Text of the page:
Strain and culture conditions
A bacterial strain was isolated from surface sea water of Mamallapuram (Chennai, South India) after serial dilution and growth in Zobell marine agar. After isolation, the culture was maintained and used at 30 °C in Luria-Bertani (LB) agar and broth for all future experiments.
The reporter strains used in the study were Chromobacterium violaceum CV026 (procured from National Collection of Type Cultures, UK), E.coli JM109 (psb 1075), and Agrobacterium tumefaceins A136. Bioassay with these reporters included their growth in solid or liquid medium and then checking for a particular phenotypical interpretation (McClean et al., 1997a; McLean et al., 1997b; Middleton et al., 2002) with the isolated MPO culture or its extracts, as described in Table 1.
Table 1. A summary of the different AHL reporters and bioassay methods used in the study
Phenotype on induction
E. coli JM109(psb1075)
Overnight growth of reporter with extract followed by luminescence measurement
Inhibition: Test extract added to wells plunged in LB agar(+ octanoyl homoserine lactone) with embedded reporter culture
Identification of the isolated bacterium
A partial biochemical analysis of the isolated organism was performed (HiAssorted™Biochemical test kit KB002, Himedia Mumbai) along with test for catalase and oxidase activity (in vitro diagnostic, Becton Dickinson and Company, USA). To rule out the possibility of contamination, the isolated strain was serially diluted and grown in MacConkey and Mannitol agar for selective growth of Gram-positive and Gram-negative cultures, respectively. The salt tolerance level of the culture was determined by growing it in LB media with different concentrations of NaCl and checking for viability with resazurin assay (Sarker et al., 2007).
Genomic DNA was isolated from overnight cultures using HiPurA™ bacterial genomic DNA isolation kit (Himedia). 16S rDNA PCR analysis was then performed using universal primers(Forward 5′-GAGTTTGATCC TGGCTCA-3′ and reverse 5′-ACGGCTAACTTGTTACGA CT-3′), and the purified PCR product was sequenced in two different private organizations (Chromous Biotech Lab, Bangalore and SciGenomics, Cochin, India). Sequence identification was performed using the SeqMatch function of the Ribosomal database project [RDP (http://rdp.cme.msu.edu/)].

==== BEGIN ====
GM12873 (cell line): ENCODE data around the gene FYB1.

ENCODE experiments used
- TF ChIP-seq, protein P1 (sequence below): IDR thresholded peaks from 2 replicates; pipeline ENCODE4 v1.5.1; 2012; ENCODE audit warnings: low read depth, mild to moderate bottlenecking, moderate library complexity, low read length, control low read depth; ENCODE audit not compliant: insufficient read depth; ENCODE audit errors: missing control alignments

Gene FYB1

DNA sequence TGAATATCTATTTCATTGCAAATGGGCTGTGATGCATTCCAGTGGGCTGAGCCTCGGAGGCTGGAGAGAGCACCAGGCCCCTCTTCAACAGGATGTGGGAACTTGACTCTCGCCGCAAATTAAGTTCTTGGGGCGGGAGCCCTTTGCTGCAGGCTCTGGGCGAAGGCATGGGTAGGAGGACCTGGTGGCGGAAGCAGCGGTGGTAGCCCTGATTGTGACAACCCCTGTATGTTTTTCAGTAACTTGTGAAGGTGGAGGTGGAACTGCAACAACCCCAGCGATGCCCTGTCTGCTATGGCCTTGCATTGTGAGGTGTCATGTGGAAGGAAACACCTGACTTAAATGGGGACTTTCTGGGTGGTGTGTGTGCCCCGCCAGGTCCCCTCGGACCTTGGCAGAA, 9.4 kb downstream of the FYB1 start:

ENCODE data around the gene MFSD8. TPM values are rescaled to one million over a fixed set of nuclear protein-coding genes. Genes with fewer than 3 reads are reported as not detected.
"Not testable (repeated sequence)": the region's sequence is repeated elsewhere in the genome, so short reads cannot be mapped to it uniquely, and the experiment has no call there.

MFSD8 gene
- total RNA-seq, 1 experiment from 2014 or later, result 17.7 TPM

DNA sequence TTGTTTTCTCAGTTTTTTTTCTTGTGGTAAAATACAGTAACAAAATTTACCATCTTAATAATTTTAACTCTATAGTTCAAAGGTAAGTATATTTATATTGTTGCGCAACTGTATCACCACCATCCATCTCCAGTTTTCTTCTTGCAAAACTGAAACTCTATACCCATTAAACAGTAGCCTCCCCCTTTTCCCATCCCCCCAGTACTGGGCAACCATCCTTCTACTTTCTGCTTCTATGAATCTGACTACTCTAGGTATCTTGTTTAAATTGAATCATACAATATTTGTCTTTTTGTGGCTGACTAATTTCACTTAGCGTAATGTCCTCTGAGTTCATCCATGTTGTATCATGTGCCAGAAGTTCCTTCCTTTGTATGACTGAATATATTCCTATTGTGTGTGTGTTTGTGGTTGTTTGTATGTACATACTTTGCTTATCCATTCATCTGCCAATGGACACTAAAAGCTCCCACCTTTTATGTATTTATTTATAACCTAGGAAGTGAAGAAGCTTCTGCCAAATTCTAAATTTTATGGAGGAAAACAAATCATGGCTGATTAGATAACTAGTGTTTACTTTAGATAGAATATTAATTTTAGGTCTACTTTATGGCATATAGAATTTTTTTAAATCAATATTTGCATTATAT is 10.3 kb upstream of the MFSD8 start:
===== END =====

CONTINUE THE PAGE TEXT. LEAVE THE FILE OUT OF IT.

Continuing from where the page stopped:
Structural identification of the inducer
After 48 h of growth of the MPO, the culture supernatant was extracted twice with equal volume of dichloromethane (Steidle et al., 2002) and reconstituted to 1/200th times its volume in MiliQ water, after the solvent was totally evaporated with the help of Rotavapor® (BUCHI, Switzerland: Generally, 200 mL of the culture supernatant was prepared and reconstituted in 1 mL of acetonitrile/sterile MiliQ water).
Three different chromatographic techniques were used to identify the structure of the inducer produced by the MPO culture.
Gas chromatography–mass spectral (GCMS) analysis of the crude extract was performed (Sophisticated Analytical Instrumentation Facility, IIT Madras), according to the parameters provided in literature (Huang et al., 2008) with a JEOL GCMATE II GC-MS system equipped with a fused silica capillary column HP-5 (30 m × 0.25 mm I.D0.25-μm film thickness).
Liquid chromatography–mass spectral (LCMS) analysis of the crude extract was performed (Central Instrumentation Facility, IIT Guwahati) with a Waters Q-TOF Premier & Waters' Q-ToF Premier Mass Spectrometer equipped with an ACQUITY UPLC C18 RF 1.7 μm, 2.1 × 50 column.
For the analysis, the extracts were reconstituted in HPLC grade methanol and filtered through a 0.2-μ Nylon membrane (Sartorius, USA).
HPLC analysis was performed on a Shimadzu system equipped with C18 reverse phase (Phenomenex, Luna 5u 100A, 150 × 4.6 mm) column using a binary gradient program. The column was initially eluted with 10% acetonitrile (ACN) at 1 mL min−1 for 10 min followed by a linear gradient to reach 100% ACN in 65 min and an additional 15 min at 100% ACN. This procedure is a slight modification to the reported method (Teplitski et al., 2003).The quantity of the reporter in the extract was determined from a standard graph prepared with pure C-3-oxo-C8 HSL (Sigma-Aldrich).
Growth kinetics and inducer activity